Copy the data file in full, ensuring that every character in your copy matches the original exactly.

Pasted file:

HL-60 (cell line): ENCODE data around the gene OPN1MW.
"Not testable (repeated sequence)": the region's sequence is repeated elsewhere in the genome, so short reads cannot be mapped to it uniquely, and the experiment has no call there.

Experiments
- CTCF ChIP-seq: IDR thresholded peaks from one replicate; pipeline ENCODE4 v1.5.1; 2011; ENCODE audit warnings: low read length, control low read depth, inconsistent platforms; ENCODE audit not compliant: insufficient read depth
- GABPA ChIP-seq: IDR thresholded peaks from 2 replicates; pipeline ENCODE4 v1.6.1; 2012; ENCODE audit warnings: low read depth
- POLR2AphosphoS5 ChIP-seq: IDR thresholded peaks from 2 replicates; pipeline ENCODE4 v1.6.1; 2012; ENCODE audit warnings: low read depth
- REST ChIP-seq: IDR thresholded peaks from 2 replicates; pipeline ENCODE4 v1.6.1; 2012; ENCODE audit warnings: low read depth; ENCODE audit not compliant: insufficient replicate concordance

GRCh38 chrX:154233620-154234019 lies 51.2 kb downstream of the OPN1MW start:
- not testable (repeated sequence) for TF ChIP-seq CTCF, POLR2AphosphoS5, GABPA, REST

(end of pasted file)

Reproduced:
HL-60 (cell line): ENCODE data around the gene OPN1MW.
"Not testable (repeated sequence)": the region's sequence is repeated elsewhere in the genome, so short reads cannot be mapped to it uniquely, and the experiment has no call there.

Experiments
- CTCF ChIP-seq: IDR thresholded peaks from one replicate; pipeline ENCODE4 v1.5.1; 2011; ENCODE audit warnings: low read length, control low read depth, inconsistent platforms; ENCODE audit not compliant: insufficient read depth
- GABPA ChIP-seq: IDR thresholded peaks from 2 replicates; pipeline ENCODE4 v1.6.1; 2012; ENCODE audit warnings: low read depth
- POLR2AphosphoS5 ChIP-seq: IDR thresholded peaks from 2 replicates; pipeline ENCODE4 v1.6.1; 2012; ENCODE audit warnings: low read depth
- REST ChIP-seq: IDR thresholded peaks from 2 replicates; pipeline ENCODE4 v1.6.1; 2012; ENCODE audit warnings: low read depth; ENCODE audit not compliant: insufficient replicate concordance

GRCh38 chrX:154233620-154234019 lies 51.2 kb downstream of the OPN1MW start:
- not testable (repeated sequence) for TF ChIP-seq CTCF, POLR2AphosphoS5, GABPA, REST